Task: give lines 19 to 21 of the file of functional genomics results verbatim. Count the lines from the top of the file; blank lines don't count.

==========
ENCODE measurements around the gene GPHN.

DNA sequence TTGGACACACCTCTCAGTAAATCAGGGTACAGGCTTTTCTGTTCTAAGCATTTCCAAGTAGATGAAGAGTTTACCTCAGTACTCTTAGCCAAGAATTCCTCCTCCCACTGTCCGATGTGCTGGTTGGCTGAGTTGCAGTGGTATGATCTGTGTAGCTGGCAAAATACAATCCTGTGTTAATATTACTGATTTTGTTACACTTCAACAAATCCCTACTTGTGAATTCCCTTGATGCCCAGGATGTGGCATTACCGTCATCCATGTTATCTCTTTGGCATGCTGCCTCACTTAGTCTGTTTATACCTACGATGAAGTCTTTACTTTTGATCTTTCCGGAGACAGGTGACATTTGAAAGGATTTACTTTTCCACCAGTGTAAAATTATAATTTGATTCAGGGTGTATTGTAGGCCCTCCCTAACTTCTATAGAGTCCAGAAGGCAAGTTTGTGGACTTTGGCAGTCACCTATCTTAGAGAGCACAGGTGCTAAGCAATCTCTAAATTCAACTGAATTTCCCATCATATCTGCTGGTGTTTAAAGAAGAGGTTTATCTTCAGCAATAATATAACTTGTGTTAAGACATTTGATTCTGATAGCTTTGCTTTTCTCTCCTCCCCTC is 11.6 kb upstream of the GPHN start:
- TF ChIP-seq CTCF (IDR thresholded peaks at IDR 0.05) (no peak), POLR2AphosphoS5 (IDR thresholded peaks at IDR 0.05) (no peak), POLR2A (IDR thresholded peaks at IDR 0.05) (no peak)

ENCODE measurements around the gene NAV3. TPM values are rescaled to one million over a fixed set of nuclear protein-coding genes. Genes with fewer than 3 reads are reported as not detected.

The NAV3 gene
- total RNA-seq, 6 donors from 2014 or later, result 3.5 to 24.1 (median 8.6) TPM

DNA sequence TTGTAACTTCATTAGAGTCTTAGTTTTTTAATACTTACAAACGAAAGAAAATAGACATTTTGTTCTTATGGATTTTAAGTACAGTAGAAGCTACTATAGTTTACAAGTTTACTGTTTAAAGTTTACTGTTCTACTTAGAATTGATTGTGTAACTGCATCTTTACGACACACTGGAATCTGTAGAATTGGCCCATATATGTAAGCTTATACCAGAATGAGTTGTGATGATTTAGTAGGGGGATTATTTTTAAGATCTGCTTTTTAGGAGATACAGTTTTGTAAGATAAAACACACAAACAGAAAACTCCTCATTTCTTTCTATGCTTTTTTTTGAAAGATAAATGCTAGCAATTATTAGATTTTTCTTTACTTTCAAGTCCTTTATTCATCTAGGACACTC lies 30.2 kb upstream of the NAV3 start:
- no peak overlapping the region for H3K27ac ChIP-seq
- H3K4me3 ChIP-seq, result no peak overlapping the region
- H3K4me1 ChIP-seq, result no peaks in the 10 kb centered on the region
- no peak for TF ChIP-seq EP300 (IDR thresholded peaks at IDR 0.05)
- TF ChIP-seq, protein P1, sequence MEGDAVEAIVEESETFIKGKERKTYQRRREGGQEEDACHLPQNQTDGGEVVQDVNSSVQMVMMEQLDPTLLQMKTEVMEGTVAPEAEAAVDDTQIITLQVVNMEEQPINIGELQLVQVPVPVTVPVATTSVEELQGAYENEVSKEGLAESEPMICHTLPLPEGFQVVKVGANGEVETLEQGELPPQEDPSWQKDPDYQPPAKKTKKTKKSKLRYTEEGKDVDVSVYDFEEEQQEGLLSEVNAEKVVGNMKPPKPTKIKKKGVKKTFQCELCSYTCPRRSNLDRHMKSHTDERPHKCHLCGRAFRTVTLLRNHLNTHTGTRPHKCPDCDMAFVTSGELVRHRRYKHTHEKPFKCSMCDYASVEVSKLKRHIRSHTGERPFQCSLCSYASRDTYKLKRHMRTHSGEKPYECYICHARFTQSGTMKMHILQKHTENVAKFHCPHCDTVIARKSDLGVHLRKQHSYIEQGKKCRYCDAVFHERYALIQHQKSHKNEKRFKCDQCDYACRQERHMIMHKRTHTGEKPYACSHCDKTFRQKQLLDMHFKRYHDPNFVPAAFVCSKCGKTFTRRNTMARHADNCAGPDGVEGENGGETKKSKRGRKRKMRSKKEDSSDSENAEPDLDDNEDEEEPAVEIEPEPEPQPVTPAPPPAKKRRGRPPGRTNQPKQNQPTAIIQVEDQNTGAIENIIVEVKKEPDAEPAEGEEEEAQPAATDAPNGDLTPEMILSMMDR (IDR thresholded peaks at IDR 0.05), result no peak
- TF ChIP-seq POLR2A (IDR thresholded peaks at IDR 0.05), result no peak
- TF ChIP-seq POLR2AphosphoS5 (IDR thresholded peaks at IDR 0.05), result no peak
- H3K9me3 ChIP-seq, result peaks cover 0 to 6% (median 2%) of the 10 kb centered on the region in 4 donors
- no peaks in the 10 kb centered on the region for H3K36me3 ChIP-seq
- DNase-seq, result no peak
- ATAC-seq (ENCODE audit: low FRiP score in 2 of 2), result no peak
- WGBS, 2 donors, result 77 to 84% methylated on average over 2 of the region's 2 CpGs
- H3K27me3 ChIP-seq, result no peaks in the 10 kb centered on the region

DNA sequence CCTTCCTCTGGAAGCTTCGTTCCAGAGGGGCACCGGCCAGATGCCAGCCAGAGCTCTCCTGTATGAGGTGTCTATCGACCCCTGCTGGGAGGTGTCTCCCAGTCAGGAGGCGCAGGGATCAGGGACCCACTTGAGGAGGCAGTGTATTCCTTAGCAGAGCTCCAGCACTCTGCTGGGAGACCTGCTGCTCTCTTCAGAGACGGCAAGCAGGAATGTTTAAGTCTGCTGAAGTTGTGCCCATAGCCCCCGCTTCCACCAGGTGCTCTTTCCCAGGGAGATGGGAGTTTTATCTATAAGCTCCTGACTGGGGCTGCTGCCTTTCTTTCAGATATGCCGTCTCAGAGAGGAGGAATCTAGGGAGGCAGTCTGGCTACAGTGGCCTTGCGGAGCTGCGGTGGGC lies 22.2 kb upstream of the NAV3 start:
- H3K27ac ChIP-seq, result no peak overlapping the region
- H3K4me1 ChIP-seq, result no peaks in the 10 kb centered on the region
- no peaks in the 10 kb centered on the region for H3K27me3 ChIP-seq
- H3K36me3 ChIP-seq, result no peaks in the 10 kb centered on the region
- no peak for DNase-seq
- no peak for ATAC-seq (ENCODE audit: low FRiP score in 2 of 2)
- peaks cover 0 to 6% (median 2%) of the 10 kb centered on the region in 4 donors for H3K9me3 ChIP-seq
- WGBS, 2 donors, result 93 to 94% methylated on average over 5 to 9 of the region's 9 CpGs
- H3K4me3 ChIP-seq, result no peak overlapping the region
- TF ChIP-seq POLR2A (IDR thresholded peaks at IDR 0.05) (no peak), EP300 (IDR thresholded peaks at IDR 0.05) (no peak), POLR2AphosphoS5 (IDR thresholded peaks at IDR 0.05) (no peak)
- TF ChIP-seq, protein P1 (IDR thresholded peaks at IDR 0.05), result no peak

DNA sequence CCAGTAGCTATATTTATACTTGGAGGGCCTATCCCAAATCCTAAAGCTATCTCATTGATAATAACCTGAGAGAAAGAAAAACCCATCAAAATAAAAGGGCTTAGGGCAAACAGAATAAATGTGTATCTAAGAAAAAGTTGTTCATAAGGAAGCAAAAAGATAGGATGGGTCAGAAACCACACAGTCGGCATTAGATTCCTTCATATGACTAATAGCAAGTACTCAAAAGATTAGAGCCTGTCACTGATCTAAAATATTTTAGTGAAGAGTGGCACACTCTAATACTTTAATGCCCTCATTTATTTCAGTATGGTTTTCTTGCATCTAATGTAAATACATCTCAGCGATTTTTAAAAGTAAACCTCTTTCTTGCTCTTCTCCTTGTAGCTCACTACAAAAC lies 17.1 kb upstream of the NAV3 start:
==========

- WGBS, 2 donors, result 77 to 84% methylated on average over 2 of the region's 2 CpGs
- H3K27me3 ChIP-seq, result no peaks in the 10 kb centered on the region

DNA sequence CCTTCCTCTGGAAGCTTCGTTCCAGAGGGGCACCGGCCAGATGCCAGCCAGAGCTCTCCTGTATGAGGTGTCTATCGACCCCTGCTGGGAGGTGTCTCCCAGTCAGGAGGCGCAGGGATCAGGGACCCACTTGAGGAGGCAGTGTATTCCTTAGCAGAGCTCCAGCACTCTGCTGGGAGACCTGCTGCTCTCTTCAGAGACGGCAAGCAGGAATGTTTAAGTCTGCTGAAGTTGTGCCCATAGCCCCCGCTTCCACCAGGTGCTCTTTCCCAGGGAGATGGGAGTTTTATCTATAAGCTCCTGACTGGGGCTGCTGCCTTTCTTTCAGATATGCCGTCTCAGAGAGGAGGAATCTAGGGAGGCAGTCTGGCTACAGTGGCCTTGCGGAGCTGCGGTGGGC lies 22.2 kb upstream of the NAV3 start: